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New York hospitals reevaluate traveling nurses

On Behalf of | Aug 9, 2023 | Nurse Licensing |

Nurses strive to help patients heal from illness and injury. Yet, when it comes to finding a job, they must be logical. It is important to look at benefits and salaries to determine which offer will be best in the long run.

Few areas can compete with New York.

The average registered nurse in New York can bring in almost $85,000 per year. This is almost $10,000 more compared with other states. Those who live close to New York City can make even more, with permanent nurses in the area reporting an average income of $90,000 per year.

There are other areas of New York, like any state, that medical professionals can not easily serve. There are various incentives in place to help better ensure patients throughout the nation, urban and rural alike, receive quality care. One such incentive is the availability of a position known as a traveling nurse.

Why would nurses choose to accept a traveling position?

It can seem like a big ask. We are essentially asking these professionals to take one of the most demanding positions and take it in a far-off location. Why would professionals take this offer? A big reason is money. Traveling nurses are generally very well compensated. A travel RN in New York can make $1,200 to $4,700 per week. The difference is based on the candidate’s experience and specialty training. This higher compensation rate can help offset the drawbacks of taking the position.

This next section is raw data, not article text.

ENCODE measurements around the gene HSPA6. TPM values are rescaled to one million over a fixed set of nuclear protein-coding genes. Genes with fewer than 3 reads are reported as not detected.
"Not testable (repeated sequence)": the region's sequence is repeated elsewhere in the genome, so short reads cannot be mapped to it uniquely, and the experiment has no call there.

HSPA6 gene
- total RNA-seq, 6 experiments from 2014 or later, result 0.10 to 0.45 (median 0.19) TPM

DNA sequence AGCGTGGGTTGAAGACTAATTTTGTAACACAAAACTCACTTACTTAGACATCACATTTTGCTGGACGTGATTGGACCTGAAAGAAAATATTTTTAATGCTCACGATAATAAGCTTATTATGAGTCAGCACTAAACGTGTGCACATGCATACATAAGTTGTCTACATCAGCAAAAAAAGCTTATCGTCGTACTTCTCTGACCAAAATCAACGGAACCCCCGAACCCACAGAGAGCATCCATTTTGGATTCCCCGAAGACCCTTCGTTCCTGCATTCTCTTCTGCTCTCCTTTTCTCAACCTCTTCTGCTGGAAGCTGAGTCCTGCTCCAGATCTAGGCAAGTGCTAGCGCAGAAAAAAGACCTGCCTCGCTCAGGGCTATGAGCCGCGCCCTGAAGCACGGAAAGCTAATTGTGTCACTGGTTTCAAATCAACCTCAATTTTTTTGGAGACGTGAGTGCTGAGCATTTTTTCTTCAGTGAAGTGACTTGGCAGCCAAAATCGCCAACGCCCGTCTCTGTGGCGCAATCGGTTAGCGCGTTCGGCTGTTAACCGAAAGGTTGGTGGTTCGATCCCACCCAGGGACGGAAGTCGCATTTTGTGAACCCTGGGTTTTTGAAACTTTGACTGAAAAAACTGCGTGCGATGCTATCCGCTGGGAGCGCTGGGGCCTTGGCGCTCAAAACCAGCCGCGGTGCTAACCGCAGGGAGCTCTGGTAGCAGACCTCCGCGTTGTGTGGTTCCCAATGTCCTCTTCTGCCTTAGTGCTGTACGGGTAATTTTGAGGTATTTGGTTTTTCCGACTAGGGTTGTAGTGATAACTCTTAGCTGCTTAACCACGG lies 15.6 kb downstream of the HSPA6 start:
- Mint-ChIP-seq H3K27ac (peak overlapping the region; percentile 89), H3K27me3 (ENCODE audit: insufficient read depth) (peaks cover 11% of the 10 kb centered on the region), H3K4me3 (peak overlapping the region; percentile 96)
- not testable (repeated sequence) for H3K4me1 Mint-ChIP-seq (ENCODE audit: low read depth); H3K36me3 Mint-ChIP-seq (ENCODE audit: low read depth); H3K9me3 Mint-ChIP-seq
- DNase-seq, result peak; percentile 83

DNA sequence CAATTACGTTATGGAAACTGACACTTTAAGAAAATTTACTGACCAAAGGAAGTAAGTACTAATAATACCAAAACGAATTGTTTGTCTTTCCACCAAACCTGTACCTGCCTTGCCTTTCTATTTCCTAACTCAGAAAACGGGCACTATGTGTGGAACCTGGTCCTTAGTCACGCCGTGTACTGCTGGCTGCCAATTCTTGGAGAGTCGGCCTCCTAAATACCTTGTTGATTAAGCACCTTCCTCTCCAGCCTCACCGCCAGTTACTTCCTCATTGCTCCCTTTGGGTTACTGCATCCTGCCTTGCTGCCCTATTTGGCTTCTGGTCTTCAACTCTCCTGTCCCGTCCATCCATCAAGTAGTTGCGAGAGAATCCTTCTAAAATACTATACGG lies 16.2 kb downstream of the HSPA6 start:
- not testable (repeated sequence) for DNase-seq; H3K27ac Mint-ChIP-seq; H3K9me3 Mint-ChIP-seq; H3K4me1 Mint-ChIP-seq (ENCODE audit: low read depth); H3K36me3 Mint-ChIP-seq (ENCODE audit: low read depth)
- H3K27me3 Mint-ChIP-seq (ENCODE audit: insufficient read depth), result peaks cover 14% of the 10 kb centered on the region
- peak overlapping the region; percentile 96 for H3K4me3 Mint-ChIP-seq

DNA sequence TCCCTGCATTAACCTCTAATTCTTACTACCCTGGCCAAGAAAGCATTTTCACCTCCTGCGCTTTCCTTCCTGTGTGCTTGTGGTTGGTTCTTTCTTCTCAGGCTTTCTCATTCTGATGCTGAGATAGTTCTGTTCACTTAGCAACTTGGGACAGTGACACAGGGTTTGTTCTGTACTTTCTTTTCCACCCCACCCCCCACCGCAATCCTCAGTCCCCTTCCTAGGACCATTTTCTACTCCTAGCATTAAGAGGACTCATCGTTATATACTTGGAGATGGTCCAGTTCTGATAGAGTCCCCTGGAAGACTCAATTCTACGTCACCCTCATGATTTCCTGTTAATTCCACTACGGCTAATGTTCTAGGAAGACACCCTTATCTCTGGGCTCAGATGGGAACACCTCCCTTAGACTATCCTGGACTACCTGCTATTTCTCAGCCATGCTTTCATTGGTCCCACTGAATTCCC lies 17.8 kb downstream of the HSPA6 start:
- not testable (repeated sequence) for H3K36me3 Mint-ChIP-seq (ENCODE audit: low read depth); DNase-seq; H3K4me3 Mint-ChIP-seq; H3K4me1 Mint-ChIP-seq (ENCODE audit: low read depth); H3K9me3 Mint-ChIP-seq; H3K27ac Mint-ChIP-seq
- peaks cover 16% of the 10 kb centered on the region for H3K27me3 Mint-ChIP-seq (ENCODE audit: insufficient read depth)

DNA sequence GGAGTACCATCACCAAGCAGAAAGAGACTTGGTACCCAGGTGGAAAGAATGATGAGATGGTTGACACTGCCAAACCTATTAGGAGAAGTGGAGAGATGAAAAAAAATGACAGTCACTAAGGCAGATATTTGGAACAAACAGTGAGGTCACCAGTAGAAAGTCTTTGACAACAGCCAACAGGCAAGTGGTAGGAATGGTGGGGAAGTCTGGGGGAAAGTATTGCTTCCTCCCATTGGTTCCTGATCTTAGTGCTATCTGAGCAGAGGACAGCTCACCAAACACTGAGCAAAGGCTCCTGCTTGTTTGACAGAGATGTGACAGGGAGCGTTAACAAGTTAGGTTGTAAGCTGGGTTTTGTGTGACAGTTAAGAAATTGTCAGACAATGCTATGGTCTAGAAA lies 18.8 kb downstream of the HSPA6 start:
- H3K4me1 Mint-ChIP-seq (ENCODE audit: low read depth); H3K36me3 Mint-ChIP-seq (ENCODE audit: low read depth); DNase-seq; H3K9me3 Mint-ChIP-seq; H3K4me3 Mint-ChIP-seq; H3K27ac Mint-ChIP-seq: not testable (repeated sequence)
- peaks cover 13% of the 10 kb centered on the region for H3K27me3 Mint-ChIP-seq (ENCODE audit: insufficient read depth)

What is changing?

At least one hospital has decided to reevaluate the process and no longer hire those who live within a 50-mile radius as a travel nurse. Instead, they would compete for positions as a permanent nurse. Hospital administrators state they intend to help local nurse staff. The additional compensation provided by administrators to travel nurses is meant to help balance out the fact that the traveling nurse is leaving behind family and living on the road to offer nursing services at the hospital. If that is not the case, the administrative staff notes that the traveling nurse does not need the additional compensation because they are in a role that is similar to local nurses.

It is not yet clear if this move will become common at hospitals throughout the state. We will monitor the situation and provide updates as they become available.

Attorney John Rivas is responsible for this communication.

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